For the Western Apache, Mount Graham in Arizona is a sacred mountain – the source of life, where Usen (or Yusn, God) taught them the original knowledge that became the foundation of a complex religion. It’s a place where people’s prayers can ascend to heaven, a place where secret, unchanging rituals are performed.
This mountain, however, does not belong to them. Located outside the San Carlos Apache reserve, it has been abandoned to logging for over a century. Nevertheless, its summit remains untouched by civilization. The harsh climate and steep slopes discouraged settlers.
Mount Graham rises to over 3,000 meters above the arid Sonoran desert. Its summit is covered by a dense forest, the likes of which can be found in northern Canada. More than 18 species of flora and fauna, unique in the world, are trapped on what American ecologists have dubbed “the island of heaven”.
Today, a vast construction site unfolds at the top of the mountain. Armed men keep a 24-hour watch on the construction of an astronomical observatory financed by the Vatican, the Arcetri Institute in Florence, the Max Planck Institute in Bonn and the University of Arizona.
It all began in the late 70s. The University of Arizona was developing a new technology for manufacturing telescope mirrors. This led scientists to look for a suitable location for a newly conceived astronomical observatory, which would bring together several telescopes in a complex unique in the world. The site of Mount Graham, with its pure, dry summit air ideal for stargazing, was chosen at the dawn of the 80s. The Mount Graham International Observatory is to comprise 7 telescopes on two sites. Two telescopes have already been built: the H. Hertz Telescope, a 10-meter radio telescope, and the Vatican Advanced Technology Telescope. The Large Binocular Telescope (LBT), a gigantic pair of binoculars with two 8-metre mirrors, will be the world’s largest telescope, and is scheduled for completion in 1996. The other 4 projects are not yet well defined.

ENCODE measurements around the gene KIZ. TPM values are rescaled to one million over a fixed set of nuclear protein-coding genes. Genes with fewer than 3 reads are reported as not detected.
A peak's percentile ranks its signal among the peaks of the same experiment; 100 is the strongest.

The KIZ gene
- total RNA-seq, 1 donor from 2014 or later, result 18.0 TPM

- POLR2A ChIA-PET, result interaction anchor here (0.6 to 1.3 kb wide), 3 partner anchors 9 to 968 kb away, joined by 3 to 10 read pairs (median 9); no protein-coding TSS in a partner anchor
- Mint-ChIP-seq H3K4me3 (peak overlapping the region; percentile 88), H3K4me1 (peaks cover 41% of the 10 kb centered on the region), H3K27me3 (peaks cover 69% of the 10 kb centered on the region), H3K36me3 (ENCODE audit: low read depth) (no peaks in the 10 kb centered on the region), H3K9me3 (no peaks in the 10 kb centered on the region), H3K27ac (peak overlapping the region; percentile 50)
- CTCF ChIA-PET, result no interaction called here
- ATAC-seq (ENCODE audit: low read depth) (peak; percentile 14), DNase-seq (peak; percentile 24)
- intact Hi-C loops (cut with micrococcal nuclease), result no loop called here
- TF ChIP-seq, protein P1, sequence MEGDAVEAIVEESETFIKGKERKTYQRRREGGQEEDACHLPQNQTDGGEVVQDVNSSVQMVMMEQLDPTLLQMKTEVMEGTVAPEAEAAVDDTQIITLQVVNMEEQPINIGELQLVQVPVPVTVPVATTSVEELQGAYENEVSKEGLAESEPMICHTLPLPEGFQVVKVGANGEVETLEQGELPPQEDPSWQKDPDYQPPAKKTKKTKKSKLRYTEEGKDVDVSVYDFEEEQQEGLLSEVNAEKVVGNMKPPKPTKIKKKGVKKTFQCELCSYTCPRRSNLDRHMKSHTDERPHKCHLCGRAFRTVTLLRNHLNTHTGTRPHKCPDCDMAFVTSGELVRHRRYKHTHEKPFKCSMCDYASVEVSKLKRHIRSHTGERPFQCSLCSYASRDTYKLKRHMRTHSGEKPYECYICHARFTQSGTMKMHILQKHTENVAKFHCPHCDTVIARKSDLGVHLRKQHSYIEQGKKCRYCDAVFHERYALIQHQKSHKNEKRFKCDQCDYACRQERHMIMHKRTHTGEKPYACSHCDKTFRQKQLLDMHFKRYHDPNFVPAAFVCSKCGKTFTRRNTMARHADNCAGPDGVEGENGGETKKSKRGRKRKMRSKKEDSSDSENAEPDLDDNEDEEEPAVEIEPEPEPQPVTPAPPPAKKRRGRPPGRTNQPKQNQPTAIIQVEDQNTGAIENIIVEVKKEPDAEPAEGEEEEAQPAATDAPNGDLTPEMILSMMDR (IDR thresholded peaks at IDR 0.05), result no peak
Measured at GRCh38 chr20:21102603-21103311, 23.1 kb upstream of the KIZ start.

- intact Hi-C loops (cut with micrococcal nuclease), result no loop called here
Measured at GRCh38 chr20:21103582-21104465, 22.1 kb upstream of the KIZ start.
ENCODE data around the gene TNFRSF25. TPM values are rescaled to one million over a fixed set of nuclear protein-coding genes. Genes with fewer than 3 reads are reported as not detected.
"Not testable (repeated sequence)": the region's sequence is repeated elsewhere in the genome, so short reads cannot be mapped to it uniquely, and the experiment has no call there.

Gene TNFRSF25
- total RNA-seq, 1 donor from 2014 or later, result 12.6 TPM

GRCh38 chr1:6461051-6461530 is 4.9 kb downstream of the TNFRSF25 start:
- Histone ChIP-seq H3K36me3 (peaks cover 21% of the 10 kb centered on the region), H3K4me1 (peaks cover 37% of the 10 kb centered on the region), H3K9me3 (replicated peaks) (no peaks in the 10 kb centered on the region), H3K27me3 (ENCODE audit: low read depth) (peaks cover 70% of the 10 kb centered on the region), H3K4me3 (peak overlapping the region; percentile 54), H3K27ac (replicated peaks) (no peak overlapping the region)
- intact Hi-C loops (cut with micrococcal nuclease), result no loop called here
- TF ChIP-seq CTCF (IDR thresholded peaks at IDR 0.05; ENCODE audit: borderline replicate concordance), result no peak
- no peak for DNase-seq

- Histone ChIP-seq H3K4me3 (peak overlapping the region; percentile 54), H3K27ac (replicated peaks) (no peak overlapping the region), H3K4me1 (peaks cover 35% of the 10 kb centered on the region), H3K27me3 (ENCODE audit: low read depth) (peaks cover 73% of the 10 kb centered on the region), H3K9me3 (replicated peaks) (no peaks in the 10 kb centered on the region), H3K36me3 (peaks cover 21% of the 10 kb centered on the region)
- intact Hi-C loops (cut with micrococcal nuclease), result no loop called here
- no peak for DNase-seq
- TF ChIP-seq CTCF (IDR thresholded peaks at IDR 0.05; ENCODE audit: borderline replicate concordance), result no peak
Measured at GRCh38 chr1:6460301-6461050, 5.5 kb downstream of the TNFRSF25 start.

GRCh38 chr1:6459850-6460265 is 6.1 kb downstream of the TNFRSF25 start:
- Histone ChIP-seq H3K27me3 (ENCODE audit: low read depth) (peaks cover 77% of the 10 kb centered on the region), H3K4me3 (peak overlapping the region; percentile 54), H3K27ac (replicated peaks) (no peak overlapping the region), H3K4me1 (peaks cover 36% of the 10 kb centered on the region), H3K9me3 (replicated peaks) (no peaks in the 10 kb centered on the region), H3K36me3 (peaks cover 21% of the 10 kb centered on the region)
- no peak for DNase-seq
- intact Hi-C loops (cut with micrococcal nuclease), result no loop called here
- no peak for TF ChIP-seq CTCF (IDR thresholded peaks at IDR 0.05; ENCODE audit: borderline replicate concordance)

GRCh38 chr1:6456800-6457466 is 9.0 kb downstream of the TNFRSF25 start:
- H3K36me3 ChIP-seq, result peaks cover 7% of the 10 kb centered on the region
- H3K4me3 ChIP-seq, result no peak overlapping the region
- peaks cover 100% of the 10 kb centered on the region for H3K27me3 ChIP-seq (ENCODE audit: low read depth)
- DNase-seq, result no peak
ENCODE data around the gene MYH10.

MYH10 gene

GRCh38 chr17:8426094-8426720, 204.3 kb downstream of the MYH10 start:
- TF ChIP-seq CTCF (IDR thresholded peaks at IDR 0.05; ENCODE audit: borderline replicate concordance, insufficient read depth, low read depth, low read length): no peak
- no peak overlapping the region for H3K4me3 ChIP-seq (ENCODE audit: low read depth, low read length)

Since the 16th century, when Pope Gregory XIII reformed the calendar, the Vatican has been interested in astronomy. Despite the conflicts that pitted the Church against scientists, of which the Galileo controversy remains the best-known, Pope Leo XIII founded the Vatican Observatory in 1891.
After setting up its telescopes behind St. Peter’s Basilica, then at Castel Gandolfo, the “Specola Vaticana” opened a research institute at the University of Arizona in 1981 and joined the Mount Graham development project.
The “VATT” (Vatican Advanced Technology Telescope) optical telescope is a small telescope, 1.8 meters in diameter, whose mirror is built using a new technology developed by the University for the construction of the giant telescopes of the future, including the LBT. The mirror for this telescope is a prototype that was donated to the Vatican, which then only had to finance the body of the telescope and the building that contains it.
The “Specola Vaticana” is staffed by a dozen Jesuit researchers who are particularly interested in the existence of other solar systems that could harbor living beings. According to Father George Coyne, director of the Specola, the discovery of such extraterrestrial life would pose a theological problem: Are these beings human? Have they experienced original sin and redemption?
As early as the mid-80s, a coalition of environmental groups (Sierra Club, Audubon Society, Earth First!, etc.) formed to try to halt the project’s progress. The environmentalists criticized the impact of the observatory on a preserved site that is home to a number of rare and endangered species (including the endangered Mount Graham red squirrel). Their actions in the courts and on the ground monopolized media attention and concealed the emergence of another opposition movement: that of the San Carlos Apaches, who perceived the construction of the observatory on their sacred mountain as a desecration.